Wordsworth reined in the dynamics of the full orchestra for the post- intermission performance of Elgar's subtle "The Lark Ascending." Too many violin soloists eschew this delightful pastoral work in favor of more blatant showpieces. Remarkably pure intonation and seamless phrasing characterized young violinist Nicola Loud's moving performance.
An outstanding performance of Elgar's wonderful Enigma Variations brought the concert to its formal close. This was the only work on the program that is scheduled with any regularity in the Triangle and Triad. Indeed, the ninth variation, "Nimrod," has surpassed Barber's Adagio as the work most often chosen as a memorial piece. It was great to rehear the variation in its full context. There were splendid solos from the principal violist and cellist. Wordsworth's interpretation was well within the range of those found in recordings by Boult and Monteux. As a change of pace, an encore of Brahms' 5th Hungarian Dance sent the happy audience into the cold night. During this concert, there was a cough festival between the pieces but virtual silence during the playing except for an occasional sotto voce "that's incredibly beautiful," which certainly was true.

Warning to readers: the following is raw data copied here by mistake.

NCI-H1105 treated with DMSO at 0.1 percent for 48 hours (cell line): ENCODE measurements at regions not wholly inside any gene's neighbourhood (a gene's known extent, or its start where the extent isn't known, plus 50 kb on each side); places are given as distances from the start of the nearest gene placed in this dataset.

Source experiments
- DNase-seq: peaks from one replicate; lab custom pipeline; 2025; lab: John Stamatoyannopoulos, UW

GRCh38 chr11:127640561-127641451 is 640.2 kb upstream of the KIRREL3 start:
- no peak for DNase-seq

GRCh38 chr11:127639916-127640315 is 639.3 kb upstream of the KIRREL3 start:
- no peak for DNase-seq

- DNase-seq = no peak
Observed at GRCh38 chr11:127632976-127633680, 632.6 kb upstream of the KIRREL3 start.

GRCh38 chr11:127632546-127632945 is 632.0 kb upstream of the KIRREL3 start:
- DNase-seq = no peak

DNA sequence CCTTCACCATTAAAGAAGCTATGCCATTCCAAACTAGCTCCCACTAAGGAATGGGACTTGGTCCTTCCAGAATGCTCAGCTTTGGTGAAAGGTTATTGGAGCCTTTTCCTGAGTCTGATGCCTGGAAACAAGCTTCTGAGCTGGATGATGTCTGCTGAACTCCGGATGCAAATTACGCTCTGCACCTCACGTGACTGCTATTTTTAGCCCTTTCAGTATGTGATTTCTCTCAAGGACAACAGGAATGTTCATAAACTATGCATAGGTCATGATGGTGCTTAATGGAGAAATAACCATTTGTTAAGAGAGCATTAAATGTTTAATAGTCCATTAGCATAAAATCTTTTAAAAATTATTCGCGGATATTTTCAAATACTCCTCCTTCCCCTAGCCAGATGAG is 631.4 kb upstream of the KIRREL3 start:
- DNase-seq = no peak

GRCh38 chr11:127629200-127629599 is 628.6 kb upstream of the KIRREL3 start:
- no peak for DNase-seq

Collectors of inexpensive Naxos CDs will recognize Wordsworth as the conductor of an excellent series of the major symphonies of Haydn and Mozart. I hope area presenters will pick up this orchestra when it next tours the States.
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A Footnote: Will the Real BBC Symphony Please Stand Up?